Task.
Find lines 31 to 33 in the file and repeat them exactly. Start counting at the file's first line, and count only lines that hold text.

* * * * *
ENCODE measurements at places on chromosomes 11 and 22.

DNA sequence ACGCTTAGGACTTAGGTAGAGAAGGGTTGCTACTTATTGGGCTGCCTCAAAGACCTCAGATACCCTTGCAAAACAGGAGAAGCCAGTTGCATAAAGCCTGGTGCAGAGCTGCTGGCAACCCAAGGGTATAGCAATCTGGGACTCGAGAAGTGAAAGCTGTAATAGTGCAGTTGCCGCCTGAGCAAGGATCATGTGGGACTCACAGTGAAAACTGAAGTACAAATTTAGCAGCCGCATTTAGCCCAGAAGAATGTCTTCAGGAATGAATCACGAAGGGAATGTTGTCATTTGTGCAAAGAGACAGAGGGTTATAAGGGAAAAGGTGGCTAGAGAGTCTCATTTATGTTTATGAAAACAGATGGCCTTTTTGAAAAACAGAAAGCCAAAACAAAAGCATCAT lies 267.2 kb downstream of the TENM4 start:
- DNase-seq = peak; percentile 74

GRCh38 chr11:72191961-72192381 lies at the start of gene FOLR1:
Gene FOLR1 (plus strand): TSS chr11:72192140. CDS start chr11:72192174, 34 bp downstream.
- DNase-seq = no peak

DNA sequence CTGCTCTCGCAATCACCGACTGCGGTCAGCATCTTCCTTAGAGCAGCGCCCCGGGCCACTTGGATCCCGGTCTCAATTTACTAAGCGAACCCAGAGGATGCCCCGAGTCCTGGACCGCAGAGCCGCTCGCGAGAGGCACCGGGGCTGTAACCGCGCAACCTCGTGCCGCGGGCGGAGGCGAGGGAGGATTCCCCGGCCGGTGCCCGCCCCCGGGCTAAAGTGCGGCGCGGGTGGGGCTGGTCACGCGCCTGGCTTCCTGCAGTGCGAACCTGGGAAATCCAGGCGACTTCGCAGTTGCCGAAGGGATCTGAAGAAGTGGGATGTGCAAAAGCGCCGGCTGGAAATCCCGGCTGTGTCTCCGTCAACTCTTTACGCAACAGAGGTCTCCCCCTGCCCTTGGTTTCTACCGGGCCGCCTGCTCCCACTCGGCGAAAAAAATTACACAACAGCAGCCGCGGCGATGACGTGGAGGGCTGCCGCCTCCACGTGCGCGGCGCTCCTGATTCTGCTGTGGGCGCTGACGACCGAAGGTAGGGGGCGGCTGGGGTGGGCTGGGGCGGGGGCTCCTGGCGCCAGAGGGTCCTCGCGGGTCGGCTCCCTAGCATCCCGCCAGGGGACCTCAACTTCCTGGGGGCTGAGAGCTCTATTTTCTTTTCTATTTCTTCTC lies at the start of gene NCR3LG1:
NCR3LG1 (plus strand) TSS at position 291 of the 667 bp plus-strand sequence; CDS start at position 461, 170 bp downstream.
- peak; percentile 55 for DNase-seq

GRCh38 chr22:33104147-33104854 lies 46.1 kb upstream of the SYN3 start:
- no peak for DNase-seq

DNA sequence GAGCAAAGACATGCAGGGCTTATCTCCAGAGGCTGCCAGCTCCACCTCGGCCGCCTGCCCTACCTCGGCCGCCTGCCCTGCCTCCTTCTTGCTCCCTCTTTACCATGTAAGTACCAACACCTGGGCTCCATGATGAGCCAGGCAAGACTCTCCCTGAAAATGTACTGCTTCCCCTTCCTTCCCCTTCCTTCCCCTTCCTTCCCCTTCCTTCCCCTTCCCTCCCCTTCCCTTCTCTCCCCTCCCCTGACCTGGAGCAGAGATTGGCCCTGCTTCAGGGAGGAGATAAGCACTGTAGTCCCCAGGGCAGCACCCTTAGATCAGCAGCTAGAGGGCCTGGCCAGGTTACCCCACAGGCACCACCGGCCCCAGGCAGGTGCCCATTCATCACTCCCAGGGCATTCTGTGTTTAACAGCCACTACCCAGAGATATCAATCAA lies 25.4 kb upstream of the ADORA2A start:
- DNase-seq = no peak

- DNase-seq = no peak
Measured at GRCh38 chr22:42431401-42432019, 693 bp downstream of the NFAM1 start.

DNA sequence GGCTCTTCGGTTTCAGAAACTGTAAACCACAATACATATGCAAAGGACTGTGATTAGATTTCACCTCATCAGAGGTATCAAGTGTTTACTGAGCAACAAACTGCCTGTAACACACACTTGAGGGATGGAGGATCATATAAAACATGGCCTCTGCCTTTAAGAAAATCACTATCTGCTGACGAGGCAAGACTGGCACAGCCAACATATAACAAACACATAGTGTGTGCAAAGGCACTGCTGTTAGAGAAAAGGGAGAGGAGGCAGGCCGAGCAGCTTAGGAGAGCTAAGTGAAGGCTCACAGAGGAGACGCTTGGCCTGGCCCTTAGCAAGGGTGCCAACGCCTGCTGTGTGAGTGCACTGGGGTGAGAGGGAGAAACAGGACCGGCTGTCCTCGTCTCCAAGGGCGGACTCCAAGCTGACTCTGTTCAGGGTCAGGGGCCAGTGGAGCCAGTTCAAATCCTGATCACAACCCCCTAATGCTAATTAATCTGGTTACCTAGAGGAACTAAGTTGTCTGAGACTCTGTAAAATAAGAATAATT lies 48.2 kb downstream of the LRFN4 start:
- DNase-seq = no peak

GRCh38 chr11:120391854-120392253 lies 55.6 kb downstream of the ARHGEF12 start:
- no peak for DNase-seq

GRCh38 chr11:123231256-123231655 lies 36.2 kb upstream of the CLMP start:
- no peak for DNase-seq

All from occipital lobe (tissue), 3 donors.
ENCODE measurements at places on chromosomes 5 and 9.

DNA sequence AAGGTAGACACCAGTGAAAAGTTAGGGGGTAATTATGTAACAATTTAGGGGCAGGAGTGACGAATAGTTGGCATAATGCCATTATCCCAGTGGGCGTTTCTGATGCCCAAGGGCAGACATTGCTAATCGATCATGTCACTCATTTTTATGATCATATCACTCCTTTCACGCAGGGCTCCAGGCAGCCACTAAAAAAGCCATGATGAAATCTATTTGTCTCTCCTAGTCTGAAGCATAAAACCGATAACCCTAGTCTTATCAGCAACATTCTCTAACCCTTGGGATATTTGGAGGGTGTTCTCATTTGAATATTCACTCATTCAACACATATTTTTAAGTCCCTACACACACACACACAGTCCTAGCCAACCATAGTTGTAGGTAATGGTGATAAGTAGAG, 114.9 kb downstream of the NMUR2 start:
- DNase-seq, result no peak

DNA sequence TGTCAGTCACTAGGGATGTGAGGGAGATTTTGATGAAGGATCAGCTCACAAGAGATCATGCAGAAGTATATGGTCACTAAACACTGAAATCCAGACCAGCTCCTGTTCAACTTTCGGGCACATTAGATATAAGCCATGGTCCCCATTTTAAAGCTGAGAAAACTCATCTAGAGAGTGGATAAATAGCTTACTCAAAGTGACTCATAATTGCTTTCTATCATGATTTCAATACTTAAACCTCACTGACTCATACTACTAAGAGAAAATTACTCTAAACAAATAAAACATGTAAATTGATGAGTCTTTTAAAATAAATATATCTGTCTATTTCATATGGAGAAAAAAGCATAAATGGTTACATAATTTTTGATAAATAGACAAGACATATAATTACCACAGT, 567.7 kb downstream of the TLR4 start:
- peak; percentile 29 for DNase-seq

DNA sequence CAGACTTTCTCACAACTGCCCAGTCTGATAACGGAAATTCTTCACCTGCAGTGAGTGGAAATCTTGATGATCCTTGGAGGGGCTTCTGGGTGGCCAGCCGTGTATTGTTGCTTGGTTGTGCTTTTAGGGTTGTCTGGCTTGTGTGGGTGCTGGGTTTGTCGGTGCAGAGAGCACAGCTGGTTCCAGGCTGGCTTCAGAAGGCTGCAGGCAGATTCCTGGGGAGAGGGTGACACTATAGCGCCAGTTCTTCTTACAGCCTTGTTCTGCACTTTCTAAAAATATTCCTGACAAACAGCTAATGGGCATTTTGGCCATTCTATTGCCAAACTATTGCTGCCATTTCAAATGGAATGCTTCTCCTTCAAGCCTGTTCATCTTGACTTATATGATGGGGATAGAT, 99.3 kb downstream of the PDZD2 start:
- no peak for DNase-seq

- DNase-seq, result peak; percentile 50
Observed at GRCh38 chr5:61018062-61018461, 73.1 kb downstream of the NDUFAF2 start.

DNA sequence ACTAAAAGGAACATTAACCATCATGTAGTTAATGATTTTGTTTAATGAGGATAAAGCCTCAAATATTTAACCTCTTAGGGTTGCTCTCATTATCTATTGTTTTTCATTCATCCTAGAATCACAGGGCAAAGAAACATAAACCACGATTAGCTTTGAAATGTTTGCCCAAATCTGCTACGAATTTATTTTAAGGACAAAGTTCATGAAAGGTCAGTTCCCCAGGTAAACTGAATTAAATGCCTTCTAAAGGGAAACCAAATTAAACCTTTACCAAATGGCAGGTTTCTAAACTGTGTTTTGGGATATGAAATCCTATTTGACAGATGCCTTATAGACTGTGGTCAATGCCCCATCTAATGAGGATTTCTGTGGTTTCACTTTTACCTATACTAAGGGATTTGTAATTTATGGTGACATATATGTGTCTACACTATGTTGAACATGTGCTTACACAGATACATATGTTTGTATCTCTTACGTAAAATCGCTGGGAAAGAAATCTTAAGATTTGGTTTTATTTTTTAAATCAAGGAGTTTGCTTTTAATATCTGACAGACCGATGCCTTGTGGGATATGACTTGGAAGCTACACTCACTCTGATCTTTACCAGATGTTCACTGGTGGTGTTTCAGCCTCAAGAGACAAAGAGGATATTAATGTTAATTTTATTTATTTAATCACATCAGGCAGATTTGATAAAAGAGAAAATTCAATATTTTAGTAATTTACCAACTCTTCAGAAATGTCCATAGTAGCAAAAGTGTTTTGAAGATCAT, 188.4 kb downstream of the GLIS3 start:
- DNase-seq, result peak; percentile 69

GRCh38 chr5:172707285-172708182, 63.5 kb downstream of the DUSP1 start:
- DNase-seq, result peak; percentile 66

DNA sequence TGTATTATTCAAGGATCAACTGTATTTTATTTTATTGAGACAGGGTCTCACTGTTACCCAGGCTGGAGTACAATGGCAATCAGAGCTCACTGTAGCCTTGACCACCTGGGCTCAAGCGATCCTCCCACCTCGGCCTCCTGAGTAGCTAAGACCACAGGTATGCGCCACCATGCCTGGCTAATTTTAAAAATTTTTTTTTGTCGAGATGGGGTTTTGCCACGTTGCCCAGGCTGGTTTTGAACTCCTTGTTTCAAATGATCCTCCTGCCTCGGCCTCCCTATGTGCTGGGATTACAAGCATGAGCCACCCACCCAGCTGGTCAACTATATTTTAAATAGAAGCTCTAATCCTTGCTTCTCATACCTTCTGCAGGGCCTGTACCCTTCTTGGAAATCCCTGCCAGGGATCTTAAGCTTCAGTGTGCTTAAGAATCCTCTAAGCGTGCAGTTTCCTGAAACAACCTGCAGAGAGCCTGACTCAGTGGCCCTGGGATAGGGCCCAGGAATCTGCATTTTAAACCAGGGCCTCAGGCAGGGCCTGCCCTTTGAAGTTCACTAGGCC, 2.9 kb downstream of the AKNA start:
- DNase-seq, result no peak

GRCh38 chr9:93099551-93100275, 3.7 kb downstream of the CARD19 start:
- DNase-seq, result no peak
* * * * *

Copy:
Observed at GRCh38 chr5:61018062-61018461, 73.1 kb downstream of the NDUFAF2 start.

DNA sequence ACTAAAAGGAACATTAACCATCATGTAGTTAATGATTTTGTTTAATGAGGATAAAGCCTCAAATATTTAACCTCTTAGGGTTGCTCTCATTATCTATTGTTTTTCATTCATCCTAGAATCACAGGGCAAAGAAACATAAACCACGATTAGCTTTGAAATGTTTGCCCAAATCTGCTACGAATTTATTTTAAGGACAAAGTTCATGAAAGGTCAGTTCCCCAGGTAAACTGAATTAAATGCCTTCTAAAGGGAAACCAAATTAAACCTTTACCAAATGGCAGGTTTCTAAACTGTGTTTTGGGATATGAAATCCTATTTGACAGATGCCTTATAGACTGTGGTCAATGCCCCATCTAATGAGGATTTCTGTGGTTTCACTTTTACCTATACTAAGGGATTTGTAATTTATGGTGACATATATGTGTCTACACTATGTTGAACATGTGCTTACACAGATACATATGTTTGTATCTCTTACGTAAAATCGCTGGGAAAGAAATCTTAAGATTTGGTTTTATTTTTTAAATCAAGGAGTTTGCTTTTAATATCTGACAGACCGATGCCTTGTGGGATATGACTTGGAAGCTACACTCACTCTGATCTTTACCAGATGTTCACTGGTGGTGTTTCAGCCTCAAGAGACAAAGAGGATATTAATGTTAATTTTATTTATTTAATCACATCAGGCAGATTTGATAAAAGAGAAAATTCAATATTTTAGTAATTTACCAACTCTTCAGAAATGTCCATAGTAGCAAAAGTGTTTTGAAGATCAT, 188.4 kb downstream of the GLIS3 start:
- DNase-seq, result peak; percentile 69